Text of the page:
The audio is a decent effort in Dolby Atmos TrueHD. I'm not yet equipped for Atmos and had to "settle" for the underlying 7.1 track. As you'd expect there are many low-frequency explosions, and while the surround channels aren't always utilized to their full capacity they still get plenty of chances to stand out. On-screen instructions say for Atmos to work on a capable system, you need to set your Blu-Ray player's audio output to "bitstream" and turn off secondary audio. Oppo players have an "Auto" setting which will usually output Blu-Ray audio as either bitstream or PCM depending on how each disc was authored, but this automatically output as PCM even though there are no menu sound effects or other secondary audio. I'll have to keep watching how this is handled in the future after upgrading to an Atmos sound system and a newer player.
You also get a descriptive audio track in 2-channel Dolby Digital, with dubs in Portuguese, Canadian French, Spanish and Thai, and both standard English and hearing-impaired subtitles along with all previous languages plus Cantonese, both Traditional and Simplified Chinese, Indonesian and Korean. I will have to check these out to pick up the names used for video games in those languages.
Featurettes show how each major video game set-piece was accomplished, it was particularly interesting to see how the Donkey Kong set was built. You also get bits on the fictional "Dojo Quest" game created for the movie, a short segment on Pac-Man creator Toru Iwatani, "The Space Invader" showing gamer Carson Jones winning a brief appearance in the audience of the movie's video game competition after he scored the highest on a Space Invaders game at Comic-Con, and finally a music video for the movie's closing song "Game On" (unfortunately only in 2-channel sound, as an impressive 7.1 mix was done for its playing in the movie.) The disc opens with trailers (all in 5.1 Dolby Digital) for Goosebumps, Paul Blart: Mall Cop 2, Aloha, Ricki and the Flash and Hotel Transylvania 2, which can be easily bypassed with the Menu button. A "Pixels Game App" is also available for your "mobile device" which seems to be a trivia game that syncs with the movie's audio.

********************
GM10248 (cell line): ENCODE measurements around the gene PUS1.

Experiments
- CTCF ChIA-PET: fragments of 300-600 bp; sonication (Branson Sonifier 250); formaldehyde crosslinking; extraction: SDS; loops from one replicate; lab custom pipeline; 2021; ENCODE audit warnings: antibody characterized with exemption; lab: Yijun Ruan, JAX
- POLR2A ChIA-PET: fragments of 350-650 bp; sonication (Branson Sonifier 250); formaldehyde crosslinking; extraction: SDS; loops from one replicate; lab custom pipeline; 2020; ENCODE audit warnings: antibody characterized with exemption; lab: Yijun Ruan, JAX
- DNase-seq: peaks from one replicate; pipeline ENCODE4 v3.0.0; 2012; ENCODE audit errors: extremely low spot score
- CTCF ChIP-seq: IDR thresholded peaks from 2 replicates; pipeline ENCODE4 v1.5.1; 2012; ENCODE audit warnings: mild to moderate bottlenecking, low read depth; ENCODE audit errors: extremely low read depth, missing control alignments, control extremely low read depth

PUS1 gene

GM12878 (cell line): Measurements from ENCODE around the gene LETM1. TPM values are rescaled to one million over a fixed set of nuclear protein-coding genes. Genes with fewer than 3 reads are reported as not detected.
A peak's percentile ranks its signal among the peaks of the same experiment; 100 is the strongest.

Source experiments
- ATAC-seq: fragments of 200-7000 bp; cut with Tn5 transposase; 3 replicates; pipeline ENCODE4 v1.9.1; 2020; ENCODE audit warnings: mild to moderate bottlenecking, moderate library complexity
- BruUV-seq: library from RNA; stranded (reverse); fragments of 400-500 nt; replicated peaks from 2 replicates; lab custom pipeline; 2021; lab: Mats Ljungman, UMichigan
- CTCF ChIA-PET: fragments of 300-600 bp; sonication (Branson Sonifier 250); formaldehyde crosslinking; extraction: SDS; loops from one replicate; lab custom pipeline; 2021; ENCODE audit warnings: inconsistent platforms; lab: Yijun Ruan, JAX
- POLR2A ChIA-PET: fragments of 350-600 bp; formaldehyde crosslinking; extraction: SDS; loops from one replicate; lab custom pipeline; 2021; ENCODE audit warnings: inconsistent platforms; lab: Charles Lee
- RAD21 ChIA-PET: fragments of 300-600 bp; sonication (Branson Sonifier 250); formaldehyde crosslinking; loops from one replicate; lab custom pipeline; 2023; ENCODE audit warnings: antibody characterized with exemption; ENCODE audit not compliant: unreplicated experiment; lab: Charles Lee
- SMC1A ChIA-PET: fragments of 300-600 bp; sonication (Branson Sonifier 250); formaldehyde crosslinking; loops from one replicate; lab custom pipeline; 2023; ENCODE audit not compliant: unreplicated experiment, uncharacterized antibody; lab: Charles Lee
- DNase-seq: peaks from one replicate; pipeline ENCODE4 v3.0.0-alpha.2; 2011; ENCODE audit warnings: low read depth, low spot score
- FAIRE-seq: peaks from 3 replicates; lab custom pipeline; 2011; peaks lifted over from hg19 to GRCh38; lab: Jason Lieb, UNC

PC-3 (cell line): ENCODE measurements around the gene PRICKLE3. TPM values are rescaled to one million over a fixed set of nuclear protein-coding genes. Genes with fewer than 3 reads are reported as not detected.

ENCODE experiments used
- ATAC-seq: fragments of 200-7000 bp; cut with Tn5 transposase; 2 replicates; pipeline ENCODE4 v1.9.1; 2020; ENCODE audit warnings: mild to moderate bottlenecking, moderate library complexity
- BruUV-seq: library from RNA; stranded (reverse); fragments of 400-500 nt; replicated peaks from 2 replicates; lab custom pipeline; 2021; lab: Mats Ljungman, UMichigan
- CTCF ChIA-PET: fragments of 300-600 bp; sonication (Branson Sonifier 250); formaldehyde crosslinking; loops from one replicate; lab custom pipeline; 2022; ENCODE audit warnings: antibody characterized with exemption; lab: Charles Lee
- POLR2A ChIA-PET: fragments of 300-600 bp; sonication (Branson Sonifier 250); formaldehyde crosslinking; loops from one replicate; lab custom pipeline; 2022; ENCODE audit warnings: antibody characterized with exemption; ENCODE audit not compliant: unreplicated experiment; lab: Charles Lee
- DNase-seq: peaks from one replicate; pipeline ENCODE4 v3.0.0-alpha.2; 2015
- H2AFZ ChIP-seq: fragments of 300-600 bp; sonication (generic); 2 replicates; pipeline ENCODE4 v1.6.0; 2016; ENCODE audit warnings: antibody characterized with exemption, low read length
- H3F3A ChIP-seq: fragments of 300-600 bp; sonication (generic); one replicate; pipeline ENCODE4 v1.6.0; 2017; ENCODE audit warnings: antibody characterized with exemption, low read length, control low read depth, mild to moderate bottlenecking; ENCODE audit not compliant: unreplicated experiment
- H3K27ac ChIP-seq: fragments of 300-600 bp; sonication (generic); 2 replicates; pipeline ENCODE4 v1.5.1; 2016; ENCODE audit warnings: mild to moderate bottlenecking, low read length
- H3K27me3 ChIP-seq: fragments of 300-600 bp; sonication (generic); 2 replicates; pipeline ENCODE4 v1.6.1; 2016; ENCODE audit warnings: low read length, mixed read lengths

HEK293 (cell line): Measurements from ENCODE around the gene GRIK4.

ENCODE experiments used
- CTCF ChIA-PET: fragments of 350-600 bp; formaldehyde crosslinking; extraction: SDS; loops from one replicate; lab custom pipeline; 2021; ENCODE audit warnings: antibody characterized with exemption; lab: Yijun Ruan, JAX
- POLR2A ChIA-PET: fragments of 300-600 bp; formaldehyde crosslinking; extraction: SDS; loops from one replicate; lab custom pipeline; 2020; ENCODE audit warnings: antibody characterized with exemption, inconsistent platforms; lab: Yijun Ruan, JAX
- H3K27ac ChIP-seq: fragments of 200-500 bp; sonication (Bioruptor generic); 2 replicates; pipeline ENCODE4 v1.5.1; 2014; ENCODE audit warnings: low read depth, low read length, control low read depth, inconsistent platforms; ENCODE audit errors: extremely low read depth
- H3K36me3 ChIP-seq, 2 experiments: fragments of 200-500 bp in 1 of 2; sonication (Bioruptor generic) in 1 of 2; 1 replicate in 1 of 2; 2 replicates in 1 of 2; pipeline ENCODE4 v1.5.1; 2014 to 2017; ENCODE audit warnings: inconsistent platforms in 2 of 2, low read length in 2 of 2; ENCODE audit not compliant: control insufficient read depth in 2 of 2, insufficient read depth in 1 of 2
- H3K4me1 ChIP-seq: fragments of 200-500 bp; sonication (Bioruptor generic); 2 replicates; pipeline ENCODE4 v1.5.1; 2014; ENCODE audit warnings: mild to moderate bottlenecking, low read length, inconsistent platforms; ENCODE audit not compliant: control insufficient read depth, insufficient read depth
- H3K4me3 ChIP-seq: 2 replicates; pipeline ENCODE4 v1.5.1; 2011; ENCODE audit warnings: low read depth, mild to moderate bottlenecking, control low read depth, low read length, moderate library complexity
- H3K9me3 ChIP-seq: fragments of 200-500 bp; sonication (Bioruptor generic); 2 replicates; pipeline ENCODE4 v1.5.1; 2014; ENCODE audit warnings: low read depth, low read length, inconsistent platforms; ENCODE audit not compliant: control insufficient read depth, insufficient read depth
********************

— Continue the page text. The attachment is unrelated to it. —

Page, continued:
While Pixels is not all that it could have been, as an "old-school gamer" I still enjoyed it a lot. (Oddly I just can't get into the later generations of games, so I had to laugh at a scene where Sam expresses the same thing while watching a kid play a Playstation 4 game.) It would work great as a double-feature with the animated Wreck-It Ralph (which brought a few real classic games into its primarily fictional gaming world) or the documentary The King of Kong: A Fistful of Quarters. While game graphics have advanced exponentially since the 1980s, they've lost an element of gameplay that makes me go back to the older games rather than play the new ones and I always welcome any cinematic tributes to them.
Jesse Skeen is a life-long obsessive media collector (with an unhealthy preoccupation with obsolete and failed formats) and former theater film projectionist. He enjoys watching movies and strives for presenting them perfectly, but lacks the talent to make his own.